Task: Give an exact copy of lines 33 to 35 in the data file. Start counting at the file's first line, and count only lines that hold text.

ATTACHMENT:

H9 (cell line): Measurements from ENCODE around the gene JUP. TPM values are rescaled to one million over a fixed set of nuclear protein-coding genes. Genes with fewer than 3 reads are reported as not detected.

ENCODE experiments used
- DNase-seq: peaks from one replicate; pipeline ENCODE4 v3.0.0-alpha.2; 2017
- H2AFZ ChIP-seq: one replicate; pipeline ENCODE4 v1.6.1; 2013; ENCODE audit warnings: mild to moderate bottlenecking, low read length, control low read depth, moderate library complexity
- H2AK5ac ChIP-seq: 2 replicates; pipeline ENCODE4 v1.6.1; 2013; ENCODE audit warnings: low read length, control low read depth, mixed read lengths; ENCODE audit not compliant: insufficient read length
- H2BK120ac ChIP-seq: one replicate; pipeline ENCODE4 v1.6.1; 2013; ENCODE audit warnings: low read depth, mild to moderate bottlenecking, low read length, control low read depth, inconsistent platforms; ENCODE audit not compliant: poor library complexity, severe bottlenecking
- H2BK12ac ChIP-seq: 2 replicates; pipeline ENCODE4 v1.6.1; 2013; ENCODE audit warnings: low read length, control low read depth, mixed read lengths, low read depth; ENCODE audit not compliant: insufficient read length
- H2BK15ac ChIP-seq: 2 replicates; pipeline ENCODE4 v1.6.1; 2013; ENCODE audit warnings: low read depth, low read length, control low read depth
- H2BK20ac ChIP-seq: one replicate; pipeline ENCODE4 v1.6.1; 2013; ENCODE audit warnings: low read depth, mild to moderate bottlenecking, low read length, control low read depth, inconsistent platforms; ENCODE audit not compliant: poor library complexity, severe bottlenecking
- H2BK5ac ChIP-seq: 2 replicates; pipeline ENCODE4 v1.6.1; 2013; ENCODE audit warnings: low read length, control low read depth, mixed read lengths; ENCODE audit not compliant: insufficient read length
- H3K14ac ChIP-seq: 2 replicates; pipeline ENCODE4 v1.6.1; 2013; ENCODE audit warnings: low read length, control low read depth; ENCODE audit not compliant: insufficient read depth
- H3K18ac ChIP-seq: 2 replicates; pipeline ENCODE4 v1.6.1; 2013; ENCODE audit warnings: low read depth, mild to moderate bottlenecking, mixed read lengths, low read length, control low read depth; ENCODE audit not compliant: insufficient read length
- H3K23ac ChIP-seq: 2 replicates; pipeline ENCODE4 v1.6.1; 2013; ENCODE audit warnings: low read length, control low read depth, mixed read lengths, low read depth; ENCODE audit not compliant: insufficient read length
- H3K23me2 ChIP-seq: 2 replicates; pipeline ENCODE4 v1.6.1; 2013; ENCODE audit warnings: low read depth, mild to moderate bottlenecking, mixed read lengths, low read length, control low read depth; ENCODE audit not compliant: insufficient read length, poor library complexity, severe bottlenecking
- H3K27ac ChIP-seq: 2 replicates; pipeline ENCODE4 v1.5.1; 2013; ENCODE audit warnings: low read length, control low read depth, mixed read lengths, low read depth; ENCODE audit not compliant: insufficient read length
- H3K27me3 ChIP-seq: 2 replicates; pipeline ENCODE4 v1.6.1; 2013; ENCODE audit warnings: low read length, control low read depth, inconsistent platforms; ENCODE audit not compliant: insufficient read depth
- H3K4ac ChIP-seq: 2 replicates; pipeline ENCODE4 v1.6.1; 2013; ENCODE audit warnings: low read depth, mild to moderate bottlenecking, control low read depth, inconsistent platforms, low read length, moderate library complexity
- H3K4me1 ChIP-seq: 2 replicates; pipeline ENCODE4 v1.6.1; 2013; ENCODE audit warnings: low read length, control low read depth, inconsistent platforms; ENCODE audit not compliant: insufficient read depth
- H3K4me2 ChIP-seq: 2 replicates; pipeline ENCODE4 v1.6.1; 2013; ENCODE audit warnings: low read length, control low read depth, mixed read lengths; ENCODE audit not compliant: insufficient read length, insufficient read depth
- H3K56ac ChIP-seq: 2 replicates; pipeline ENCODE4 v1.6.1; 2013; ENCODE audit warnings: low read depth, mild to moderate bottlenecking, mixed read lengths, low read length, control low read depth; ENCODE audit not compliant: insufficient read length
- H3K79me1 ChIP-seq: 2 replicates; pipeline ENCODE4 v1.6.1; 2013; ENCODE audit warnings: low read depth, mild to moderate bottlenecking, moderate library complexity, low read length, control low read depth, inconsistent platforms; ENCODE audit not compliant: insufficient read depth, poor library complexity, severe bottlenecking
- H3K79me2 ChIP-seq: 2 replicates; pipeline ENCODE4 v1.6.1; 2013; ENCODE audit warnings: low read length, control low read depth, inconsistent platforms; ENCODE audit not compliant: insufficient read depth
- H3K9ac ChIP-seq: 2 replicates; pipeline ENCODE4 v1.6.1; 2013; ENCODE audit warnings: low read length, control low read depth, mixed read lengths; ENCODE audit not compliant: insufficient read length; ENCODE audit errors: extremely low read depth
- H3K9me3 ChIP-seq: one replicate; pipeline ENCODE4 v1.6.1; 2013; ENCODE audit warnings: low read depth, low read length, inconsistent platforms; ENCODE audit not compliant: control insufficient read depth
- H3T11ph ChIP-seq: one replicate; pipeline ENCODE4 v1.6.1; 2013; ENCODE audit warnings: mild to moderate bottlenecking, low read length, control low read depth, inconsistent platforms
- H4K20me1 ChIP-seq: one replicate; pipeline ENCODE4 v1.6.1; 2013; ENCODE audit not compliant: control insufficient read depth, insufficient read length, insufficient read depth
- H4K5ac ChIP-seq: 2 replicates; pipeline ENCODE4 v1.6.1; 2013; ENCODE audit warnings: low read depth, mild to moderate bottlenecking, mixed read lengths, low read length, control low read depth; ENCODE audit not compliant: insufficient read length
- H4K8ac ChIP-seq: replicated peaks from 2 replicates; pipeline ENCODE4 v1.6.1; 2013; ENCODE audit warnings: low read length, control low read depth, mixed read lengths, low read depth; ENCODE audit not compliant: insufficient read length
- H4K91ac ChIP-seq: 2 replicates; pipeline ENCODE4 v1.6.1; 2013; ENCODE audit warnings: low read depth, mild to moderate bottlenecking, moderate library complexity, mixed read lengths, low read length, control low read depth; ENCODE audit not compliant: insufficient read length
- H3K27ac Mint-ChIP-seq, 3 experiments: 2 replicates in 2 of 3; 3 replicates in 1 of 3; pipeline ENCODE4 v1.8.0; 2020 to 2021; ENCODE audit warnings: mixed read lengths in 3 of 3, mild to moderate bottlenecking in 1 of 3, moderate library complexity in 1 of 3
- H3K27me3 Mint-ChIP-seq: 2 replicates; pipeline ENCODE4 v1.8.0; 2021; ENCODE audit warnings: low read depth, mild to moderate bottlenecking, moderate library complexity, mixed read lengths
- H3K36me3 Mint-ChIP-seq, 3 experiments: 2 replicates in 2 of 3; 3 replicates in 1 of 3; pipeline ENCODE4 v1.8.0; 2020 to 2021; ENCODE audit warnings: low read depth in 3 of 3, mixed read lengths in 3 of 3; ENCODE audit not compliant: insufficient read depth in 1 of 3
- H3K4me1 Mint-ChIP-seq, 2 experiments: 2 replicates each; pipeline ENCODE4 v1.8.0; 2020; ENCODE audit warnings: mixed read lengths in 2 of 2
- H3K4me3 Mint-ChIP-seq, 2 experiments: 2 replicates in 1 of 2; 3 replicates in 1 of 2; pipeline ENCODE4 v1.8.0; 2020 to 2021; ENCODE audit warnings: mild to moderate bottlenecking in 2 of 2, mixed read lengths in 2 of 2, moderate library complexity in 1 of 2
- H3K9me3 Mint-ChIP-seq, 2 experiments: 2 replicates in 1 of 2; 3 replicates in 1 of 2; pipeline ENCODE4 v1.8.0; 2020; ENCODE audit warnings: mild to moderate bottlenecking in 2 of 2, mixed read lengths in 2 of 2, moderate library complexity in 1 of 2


- H3K4me1 Mint-ChIP-seq, 2 experiments: 2 replicates each; pipeline ENCODE4 v1.8.0; 2020; ENCODE audit warnings: mixed read lengths in 2 of 2
- H3K4me3 Mint-ChIP-seq, 2 experiments: 2 replicates in 1 of 2; 3 replicates in 1 of 2; pipeline ENCODE4 v1.8.0; 2020 to 2021; ENCODE audit warnings: mild to moderate bottlenecking in 2 of 2, mixed read lengths in 2 of 2, moderate library complexity in 1 of 2
- H3K9me3 Mint-ChIP-seq, 2 experiments: 2 replicates in 1 of 2; 3 replicates in 1 of 2; pipeline ENCODE4 v1.8.0; 2020; ENCODE audit warnings: mild to moderate bottlenecking in 2 of 2, mixed read lengths in 2 of 2, moderate library complexity in 1 of 2